February 1, 2013
After realizing he was spending too much time traveling, risk management consultant Hank Padilla decided to take a dramatic career detour. He did some vocational coursework and opened a fabrication shop, serving the local area (Littleton, Colo.) with precision tube bending and GTAW for roll cages and exhaust systems.
What do you do if your professional job involves too much travel, and you have a hankering to change careers? If you’re Hank Padilla, you change careers—you quit your job, enroll in a trade school, work up a business plan, and open a small fabrication shop after you graduate. It actually took quite a bit of time and effort before Padilla was ready to initiate this big, life-changing plan, but in a nutshell this is how he transitioned from a buttoned-down consulting career in risk management to a high-octane path he blazed to become a co-founder, a co-owner, and the lead fabricator at Hanksville Hot Rods, Littleton, Colo.
The longtime racing enthusiast and family man found that he wasn’t happy spending time on the road. “I was traveling too much,” Padilla said, and it was tough to keep up with his daughters’ hobby, racing junior dragsters.
“We would spend a weeknight or part of a weekend overhauling a carburetor or doing some other work on the dragsters, and we’d watch “Monster Garage,” and I guess you could say I watched one too many episodes. I realized I wanted to spend more time with my family,” he said.
Padilla had been a hobby welder and fabricator for years, but had never been too serious about it. Spending weekends at Bandimere Speedway in Morrison, Colo., had immersed him and his wife, Jennifer, in the racing culture, and eventually they gave some thought to starting their own business.
Padilla enrolled in a trade school and focused on two areas, collision refinishing and street rod fabrication. As he was progressing in his coursework, Padilla and his wife pondered specific business models, looking for a niche. A few twists and turns led them to specialty tube fabrication. They knew of a handful of small, one- and two-man tube bending shops in their area, but figured that their specialized racing knowledge and Hank’s professional background would help them create a unique business, bringing something novel to the local area.
Padilla’s background gives Hanksville a thorough perspective on making roll cages. A guy who races a 2000 Ford Mustang® that turns a quarter-mile in less than 13 seconds; puts his daughters on the track in junior dragsters; is a certified technical inspector for the National Hot Rod Association (NHRA) and National Auto Sport Association (NASA); is the chief tech inspector for NASA’s Rocky Mountain Region; and serves as a volunteer technical inspector for the Porsche Club of America’s Rocky Mountain Region and Sports Car Club of America’s Colorado Region is a guy who knows a lot about roll cages.
“The best way to build true competition roll cages is to understand the mindset of the tech inspector and also to understand the rules and their intent,” he said. “It provides a deep knowledge about the rules.”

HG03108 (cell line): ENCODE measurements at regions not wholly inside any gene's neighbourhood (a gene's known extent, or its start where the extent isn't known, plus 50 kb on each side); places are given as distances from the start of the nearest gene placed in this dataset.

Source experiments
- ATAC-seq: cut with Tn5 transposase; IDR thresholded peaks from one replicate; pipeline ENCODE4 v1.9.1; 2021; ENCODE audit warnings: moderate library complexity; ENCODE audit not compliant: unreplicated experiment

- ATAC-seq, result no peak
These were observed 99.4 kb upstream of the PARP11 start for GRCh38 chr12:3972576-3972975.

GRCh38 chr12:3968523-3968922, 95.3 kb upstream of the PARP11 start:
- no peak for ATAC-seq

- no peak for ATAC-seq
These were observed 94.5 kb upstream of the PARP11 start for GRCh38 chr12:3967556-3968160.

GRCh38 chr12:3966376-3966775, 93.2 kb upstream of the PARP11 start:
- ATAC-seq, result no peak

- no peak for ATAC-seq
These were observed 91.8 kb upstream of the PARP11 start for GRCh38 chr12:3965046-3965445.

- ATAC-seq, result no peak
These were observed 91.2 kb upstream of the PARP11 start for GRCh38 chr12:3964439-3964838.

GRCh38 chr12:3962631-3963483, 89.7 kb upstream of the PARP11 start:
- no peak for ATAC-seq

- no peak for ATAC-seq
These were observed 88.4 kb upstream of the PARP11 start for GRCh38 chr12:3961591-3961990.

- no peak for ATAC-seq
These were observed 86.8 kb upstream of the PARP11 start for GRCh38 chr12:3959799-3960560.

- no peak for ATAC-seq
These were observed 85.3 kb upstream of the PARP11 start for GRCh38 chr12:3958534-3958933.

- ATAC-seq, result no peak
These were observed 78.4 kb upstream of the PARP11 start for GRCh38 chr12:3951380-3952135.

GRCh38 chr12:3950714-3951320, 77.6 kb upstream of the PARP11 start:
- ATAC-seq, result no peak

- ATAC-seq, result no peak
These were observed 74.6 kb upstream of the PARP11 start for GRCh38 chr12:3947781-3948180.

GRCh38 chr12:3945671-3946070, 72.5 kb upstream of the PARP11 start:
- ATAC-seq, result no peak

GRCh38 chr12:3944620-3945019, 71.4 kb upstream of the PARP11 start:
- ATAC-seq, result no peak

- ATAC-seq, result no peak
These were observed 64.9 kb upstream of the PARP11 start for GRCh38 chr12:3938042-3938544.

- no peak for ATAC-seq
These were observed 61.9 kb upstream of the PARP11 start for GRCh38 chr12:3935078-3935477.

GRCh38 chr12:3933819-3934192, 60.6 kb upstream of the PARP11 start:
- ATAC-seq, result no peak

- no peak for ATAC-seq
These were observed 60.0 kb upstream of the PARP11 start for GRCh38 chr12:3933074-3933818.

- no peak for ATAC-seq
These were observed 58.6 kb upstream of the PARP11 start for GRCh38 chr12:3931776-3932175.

The key to making a high-quality roll cage is mandrel bending, which Padilla cites as a unique service in the Littleton area. The mandrel fills the tube to preserve its shape, preventing it from flattening during the bending process. The knowledge developed for mandrel-bending roll cages transfers to exhaust systems, so the Padillas went after this market too. The mandrel is more critical in exhaust systems, because the material is thinner and the bends are tighter than for roll cages. Padilla can bend radii as small as 1.5 times the tube’s diameter (1.5D in bending parlance) and space them closely together, with as little as 2 times the tube’s diameter between the bends.
Although roll cages and exhaust systems seem like complementary products, they actually go to two separate markets—race cars and street cars.
“We make custom mandrel-bent and TIG-welded stainless steel exhaust systems for performance cars—Audis and Porsches, and muscle cars like Chevelle®s, Camaro®s, and Mustangs,” he said.
“Mainly they’re looking for performance and sound,” Padilla explained. “The mandrel keeps the tube from crushing, kinking, or rippling, so you have much nicer, more beautiful, and better-flowing tubes.”
Padilla brought risk management knowledge with him to this business venture. For example, to reduce the risk associated with a downturn in one of the company’s business segments, Padilla sought a third revenue stream, which the company calls its commercial business.
“These projects can be anything, from production bending for manufacturers to local racing shops that outsource roll cages to us to university students building something for a senior project,” Padilla said.
He also applies risk management to roll cage design. Padilla discussed a recent roll cage he made for a customer with a Jeep®. He views a specific outcome, rolling the Jeep, as a certainty rather than a probability. Padilla assumes a worst-case scenario and builds the roll cage appropriately.
“It’s the same for our road-race cars. We know that every road-race car goes off track at some point, and you never know what you’re going to hit or what you’re going to encounter,” Padilla said.
Regardless of what the driver encounters, he’ll be thankful he encountered Hanksville Hot Rods first.
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